Let’s go to our next interview of the day though, Health Minister Greg Hunt has been good enough to join us in Brisbane where, well, plenty of announcements lately, Minister, but let’s start first of all with private health insurance.
I’d say given the relative increases lately, this is pretty good: 3.25 per cent is the increase. Good on a comparative basis. Still too high for your liking?
Look, it’s the biggest set of reforms in a decade and they’ve delivered the lowest change in 18 years since 2001 and what that means is that we continue to work harder and harder, but we have more transparency so people know what’s in their private health.
I’ve just been with Pat McGorry here at the Meadowbrook headspace, south of Brisbane, where there are increased services for people with mental health conditions, and the lowest change in premium prices in 18 years and that compares with a 40 per cent reduction as it was when Labor was in power and Labor also ripped the rebate away and slashed the value of that rebate.
So we believe in private health and now we’re delivering perhaps the most significant changes in a very, very, very long time.
You’ve pointed out when you’ve been asked about this in a release as well, that this is significantly below the overall inflation rate for health generally, is that the solution to getting this back in line with inflation, that health inflation somehow needs to go down and how would that happen?
Well indeed, one of the issues here is that you had very high cost, particularly in Victoria and Queensland through their hospital services, and what we’ve been doing is to try to help them to ensure that prevention, keeping people out of hospital has a big impact on the cost of health services, but we’ve been able to drive down the cost of devices through our work directly in dealing with what are called the prosthesis makers, or people that work- it could be cardiac devices, it could be hips or knees.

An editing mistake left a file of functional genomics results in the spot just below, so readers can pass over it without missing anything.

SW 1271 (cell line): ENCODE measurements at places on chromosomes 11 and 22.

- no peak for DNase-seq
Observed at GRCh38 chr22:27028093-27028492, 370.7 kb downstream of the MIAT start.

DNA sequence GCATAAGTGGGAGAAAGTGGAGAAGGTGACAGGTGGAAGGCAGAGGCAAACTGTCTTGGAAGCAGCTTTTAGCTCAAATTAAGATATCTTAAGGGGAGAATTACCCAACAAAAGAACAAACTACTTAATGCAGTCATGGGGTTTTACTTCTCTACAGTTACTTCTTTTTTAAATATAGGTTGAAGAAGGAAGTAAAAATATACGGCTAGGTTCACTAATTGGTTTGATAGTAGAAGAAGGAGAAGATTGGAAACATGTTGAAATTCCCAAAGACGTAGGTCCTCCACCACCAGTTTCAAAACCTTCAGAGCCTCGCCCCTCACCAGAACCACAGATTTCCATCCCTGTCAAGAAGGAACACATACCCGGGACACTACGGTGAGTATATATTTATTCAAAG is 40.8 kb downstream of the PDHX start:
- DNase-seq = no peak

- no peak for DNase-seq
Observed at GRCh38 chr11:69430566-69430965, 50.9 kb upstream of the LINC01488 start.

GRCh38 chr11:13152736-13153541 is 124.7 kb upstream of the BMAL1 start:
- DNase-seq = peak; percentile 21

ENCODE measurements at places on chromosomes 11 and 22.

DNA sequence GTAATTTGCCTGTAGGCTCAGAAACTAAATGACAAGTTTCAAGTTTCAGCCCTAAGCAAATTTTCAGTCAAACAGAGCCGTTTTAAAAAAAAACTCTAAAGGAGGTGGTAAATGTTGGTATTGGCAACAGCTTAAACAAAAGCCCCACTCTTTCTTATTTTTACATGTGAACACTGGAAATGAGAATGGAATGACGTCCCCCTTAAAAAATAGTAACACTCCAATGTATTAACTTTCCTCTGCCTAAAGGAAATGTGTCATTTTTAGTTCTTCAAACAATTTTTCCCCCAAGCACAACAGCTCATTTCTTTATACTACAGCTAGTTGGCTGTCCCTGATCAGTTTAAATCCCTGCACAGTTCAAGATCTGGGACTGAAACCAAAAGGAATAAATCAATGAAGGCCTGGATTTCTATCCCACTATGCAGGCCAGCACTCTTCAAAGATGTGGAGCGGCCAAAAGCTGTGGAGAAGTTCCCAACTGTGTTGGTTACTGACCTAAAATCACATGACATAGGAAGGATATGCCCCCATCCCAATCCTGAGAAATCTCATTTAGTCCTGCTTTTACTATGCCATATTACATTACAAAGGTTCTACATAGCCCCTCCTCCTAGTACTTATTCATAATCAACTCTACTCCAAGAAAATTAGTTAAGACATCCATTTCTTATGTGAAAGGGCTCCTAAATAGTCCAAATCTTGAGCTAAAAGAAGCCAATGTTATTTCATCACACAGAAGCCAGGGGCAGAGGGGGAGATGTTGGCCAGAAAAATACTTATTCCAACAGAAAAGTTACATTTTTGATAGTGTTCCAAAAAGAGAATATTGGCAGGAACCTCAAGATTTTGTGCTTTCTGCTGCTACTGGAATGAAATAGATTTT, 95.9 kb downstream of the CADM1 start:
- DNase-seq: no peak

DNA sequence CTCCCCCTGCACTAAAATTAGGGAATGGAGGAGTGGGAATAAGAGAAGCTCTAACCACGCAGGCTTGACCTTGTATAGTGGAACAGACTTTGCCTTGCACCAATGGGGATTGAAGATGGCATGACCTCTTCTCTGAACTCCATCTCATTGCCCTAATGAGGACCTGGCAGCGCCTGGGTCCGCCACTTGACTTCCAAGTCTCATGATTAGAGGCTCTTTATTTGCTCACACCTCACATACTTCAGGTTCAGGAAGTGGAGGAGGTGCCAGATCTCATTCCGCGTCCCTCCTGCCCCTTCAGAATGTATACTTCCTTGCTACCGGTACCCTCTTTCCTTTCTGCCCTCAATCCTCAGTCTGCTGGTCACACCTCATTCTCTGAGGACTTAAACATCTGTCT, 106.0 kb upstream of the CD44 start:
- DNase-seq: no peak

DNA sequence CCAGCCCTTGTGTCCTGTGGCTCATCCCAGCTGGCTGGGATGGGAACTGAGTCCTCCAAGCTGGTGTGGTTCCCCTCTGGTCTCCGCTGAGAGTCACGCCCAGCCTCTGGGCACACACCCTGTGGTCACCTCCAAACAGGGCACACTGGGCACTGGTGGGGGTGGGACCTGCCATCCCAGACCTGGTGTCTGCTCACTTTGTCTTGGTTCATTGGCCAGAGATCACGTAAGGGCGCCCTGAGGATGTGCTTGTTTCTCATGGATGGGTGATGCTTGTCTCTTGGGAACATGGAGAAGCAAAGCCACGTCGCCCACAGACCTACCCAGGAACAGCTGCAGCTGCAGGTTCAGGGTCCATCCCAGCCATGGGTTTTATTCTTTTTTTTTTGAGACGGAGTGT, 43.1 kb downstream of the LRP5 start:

We’ve been able to take the costs out of private health as a consequence and now that’s flowing through to consumers who are actually going to get the benefits, something Labor never did.
They abandoned all hope of doing this. Now we see they want to take the axe to private health with a 16 per cent price rise by dumping the rebate for over five million Australians and they have to stop that.
They have to now reverse their position and reject that because private health gives peace of mind and it’s valued by so many people and it’s fundamental to the sustainability of the Australian health care system
I’ll get to Labor’s position in a moment, but I bet you when you said prevention is the best option, health experts, indeed economists, right around Australia would have said yes, spend all the money there, and yet we see most of the money generally spent in hospitals, don’t we?
Is there a way to really reinvigorate this portfolio and make huge announcements in prevention or does that just not get the attention of voters?
No, let me give you two examples. A week ago, with the Prime Minister we announced $110 million for eating disorders to provide services out of hospitals, to keep people from going into hospitals for what can be an agonising and catastrophic physical and mental health condition.
Today, we’ve also announced $110 million for early psychosis youth services.
So here at Meadowbrook headspace with Pat McGorry, and again this is about keeping people out of hospital, so two huge announcements that are about saving lives and protecting lives and honouring the challenge and supporting the challenge that people with mental health conditions, particularly young Australians have, focused solely and squarely on prevention and treatment and keeping people out of hospitals.
Right. A huge one obviously in Australia is obesity; we had yet another study out recently by a university suggesting the number one bang for your buck method here would be a tax on sugar-sweetened beverages.
Would you ever look into this? At least hold an inquiry, see how it might work?
Well in fact we’ve gone further but without increasing the cost of living for Australians.